Coming on the heels of the Office of Federal Contract Compliance Programs’ (OFCCP) rule forbidding federal contractors from discriminating or retaliating against applicants and employees who inquire, disclose or discuss compensation, the EEOC issued proposed new regulations (the Proposed Regulations) that, if adopted, will require certain federal contractors and private employers to provide pay data to the EEOC and OFCCP through an EEO-1 report. The Proposed Regulations can be found here. Employers can submit comments to the EEOC regarding the Proposed Regulations until April 1, 2016.
Currently, most federal contractors and subcontractors who employ 50 or more employees and private employers who employ 100 or more employees must file an EEO-1 report containing employee data by job category, ethnicity, race and sex. These Proposed Regulations would also require federal contractors and private employers with 100 or more employees to report, starting in September 2017, their employee’s total W-2 earnings and hours worked. This information would be reported across 10 job categories and by 12 pay bands. However, it will not require the reporting of individual salaries or wages.
These Proposed Regulations reflect the EEOC’s focus on enforcing equal pay laws, a priority addressed in the EEOC's 2013-2016 Strategic Enforcement Plan. However, there appear to be some significant issues with the Proposed Regulations.
First, the EEOC states that the Proposed Regulations do "not compel employers to collect new data;" however, many employers do not have systems in place that tracks pay data, and most employers do not track the hours that their salaried-exempt employees work.
Second, the pay data will only be linked to job categories and hours worked. The Proposed Regulations do not address how, or if, the agencies will analyze the data to take into account the variety of jobs within each broad, generic EEO-1 category or other legitimate job-related factors that play into compensation decisions such as performance, level of education or seniority. For example, law firms, accounting firms and other professional companies who employ associates would have to report the aggregate W-2 earnings and hours worked for these associates under the "Professionals" category in the EEO-1 report. However, there would be no way to explain in the EEO-1 report the wage differences between a first-year associate and sixth-year associate or between associates of different practice areas.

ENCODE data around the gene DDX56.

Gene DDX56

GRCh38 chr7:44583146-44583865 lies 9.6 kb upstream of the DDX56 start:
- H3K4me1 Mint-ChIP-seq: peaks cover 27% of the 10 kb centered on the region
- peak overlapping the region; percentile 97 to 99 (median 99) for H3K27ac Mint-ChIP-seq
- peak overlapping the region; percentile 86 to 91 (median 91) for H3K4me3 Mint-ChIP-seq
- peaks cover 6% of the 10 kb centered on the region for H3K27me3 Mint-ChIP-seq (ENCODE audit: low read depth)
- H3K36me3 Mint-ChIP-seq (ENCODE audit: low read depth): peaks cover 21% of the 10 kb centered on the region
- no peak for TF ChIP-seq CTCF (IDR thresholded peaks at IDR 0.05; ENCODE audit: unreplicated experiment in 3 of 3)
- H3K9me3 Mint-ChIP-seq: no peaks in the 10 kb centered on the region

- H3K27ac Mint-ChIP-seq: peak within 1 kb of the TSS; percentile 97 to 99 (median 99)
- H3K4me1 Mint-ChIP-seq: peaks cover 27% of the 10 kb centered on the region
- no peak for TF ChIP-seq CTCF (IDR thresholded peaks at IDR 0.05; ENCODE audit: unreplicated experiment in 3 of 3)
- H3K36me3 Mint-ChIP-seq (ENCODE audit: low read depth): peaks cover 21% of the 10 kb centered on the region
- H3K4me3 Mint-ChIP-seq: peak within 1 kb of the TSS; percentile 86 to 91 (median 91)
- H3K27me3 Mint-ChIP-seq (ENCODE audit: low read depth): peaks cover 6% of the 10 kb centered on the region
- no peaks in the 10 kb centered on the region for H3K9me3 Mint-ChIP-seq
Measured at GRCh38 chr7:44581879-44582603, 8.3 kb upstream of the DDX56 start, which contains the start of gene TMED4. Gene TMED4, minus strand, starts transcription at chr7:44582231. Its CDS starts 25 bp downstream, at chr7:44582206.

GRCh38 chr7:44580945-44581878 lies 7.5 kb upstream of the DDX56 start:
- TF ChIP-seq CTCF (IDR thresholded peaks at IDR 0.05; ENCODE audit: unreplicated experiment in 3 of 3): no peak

Nonetheless, if the Proposed Regulations become effective, the EEOC and the OFCCP surely will attempt to use the data to help identify possible systemic pay discrimination. Employers also can expect the agencies to use the pay data when conducting investigations into a company’s pay practices, possibly without a formal complaint.
Several states have recently passed more aggressive equal pay laws. See, for example, http://www.bipc.com/new-york-strengthens-equal-pay-protections. These statutes, coupled with the EEOC's and OFCCP's focus on systemic pay discrimination, highlight the importance of employers examining their own pay practices and being prepared to explain and validate pay disparities.